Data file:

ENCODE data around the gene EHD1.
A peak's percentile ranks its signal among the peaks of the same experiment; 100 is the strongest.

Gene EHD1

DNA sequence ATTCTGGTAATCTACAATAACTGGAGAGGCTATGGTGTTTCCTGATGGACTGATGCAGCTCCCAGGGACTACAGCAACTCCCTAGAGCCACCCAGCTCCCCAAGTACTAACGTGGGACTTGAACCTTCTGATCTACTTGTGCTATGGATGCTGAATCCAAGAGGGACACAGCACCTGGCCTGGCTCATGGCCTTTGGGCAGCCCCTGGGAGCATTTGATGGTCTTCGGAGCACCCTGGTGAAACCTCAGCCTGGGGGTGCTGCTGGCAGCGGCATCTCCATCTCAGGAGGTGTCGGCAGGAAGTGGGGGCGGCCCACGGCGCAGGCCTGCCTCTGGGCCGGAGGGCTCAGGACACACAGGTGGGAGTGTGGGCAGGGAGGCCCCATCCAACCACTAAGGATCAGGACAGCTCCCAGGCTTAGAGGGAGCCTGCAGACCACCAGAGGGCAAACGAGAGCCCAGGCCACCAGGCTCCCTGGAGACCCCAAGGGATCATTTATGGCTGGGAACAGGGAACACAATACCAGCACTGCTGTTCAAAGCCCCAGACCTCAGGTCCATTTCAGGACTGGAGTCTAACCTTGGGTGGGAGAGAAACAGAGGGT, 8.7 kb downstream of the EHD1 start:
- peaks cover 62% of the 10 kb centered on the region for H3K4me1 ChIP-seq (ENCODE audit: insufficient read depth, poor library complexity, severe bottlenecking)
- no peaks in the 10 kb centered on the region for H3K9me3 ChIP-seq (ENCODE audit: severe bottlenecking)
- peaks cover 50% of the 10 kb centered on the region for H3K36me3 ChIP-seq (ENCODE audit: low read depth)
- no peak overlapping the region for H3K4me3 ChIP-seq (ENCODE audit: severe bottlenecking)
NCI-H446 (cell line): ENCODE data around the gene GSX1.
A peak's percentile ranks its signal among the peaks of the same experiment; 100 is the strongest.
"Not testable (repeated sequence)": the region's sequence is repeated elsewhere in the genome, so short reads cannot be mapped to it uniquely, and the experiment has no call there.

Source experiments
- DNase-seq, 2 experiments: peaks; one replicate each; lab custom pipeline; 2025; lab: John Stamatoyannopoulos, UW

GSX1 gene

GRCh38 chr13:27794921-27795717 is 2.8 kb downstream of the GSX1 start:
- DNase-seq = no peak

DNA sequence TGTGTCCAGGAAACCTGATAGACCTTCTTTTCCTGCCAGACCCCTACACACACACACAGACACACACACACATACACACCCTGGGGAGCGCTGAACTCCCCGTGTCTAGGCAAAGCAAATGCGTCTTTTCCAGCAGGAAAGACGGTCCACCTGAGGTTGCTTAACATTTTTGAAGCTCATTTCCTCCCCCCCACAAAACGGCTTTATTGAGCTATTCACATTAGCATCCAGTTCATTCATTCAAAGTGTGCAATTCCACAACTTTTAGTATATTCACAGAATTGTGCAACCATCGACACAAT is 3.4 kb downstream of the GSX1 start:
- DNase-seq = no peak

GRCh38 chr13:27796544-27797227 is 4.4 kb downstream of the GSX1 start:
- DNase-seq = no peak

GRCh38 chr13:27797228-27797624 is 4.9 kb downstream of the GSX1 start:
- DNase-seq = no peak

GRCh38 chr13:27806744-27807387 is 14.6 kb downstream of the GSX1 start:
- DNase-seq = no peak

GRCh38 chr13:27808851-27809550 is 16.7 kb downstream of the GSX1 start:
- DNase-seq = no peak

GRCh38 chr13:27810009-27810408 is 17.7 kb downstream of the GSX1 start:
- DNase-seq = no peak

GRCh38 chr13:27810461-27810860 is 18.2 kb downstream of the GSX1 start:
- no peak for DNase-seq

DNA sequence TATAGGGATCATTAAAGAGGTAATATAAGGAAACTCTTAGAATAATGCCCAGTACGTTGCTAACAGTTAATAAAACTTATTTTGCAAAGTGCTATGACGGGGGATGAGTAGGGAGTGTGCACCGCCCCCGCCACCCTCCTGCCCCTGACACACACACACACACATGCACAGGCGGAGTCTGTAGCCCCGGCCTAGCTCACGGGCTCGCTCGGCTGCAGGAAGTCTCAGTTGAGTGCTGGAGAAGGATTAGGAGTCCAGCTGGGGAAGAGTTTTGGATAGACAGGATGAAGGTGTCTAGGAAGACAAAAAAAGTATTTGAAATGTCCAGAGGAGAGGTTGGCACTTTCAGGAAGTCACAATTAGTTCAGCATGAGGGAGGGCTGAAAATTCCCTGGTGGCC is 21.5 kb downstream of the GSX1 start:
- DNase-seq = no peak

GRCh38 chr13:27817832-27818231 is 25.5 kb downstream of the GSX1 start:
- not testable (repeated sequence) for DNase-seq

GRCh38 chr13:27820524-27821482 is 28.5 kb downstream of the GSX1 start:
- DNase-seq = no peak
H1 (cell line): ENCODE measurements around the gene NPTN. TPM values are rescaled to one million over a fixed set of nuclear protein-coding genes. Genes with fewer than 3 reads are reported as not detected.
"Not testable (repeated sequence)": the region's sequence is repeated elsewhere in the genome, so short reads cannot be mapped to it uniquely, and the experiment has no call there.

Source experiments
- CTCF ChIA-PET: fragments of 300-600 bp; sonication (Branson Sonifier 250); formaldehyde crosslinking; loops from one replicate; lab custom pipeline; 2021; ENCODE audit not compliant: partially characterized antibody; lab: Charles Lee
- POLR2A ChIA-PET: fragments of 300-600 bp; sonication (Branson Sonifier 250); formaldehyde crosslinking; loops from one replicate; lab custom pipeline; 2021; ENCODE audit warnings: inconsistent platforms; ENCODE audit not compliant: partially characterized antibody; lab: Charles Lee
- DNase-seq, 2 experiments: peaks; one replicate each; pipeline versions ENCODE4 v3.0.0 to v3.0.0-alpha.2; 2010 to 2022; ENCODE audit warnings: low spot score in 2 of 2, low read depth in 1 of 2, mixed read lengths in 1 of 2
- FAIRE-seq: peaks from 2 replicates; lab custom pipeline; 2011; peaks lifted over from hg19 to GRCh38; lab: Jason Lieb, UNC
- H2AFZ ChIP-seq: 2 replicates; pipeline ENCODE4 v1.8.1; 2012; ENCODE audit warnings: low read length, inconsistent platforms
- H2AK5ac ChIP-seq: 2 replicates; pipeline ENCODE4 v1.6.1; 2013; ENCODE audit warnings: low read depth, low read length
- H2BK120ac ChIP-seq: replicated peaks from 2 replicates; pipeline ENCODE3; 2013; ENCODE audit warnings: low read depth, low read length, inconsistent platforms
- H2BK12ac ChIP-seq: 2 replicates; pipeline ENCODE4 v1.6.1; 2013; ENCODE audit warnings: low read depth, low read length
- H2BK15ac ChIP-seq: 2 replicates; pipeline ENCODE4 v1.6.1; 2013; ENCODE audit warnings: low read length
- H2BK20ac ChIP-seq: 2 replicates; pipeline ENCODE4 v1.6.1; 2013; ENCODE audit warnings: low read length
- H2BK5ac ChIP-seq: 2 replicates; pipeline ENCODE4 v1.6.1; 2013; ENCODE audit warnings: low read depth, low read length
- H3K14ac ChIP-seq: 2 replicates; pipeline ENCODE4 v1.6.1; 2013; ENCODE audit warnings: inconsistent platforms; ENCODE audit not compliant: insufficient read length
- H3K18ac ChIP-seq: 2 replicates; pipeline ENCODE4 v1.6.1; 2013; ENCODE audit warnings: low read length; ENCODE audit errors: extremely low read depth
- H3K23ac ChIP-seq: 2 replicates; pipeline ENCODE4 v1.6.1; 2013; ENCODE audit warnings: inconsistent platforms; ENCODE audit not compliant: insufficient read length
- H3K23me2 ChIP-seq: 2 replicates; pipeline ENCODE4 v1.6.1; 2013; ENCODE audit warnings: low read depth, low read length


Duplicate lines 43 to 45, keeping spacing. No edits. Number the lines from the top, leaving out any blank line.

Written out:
- FAIRE-seq: peaks from 2 replicates; lab custom pipeline; 2011; peaks lifted over from hg19 to GRCh38; lab: Jason Lieb, UNC
- H2AFZ ChIP-seq: 2 replicates; pipeline ENCODE4 v1.8.1; 2012; ENCODE audit warnings: low read length, inconsistent platforms
- H2AK5ac ChIP-seq: 2 replicates; pipeline ENCODE4 v1.6.1; 2013; ENCODE audit warnings: low read depth, low read length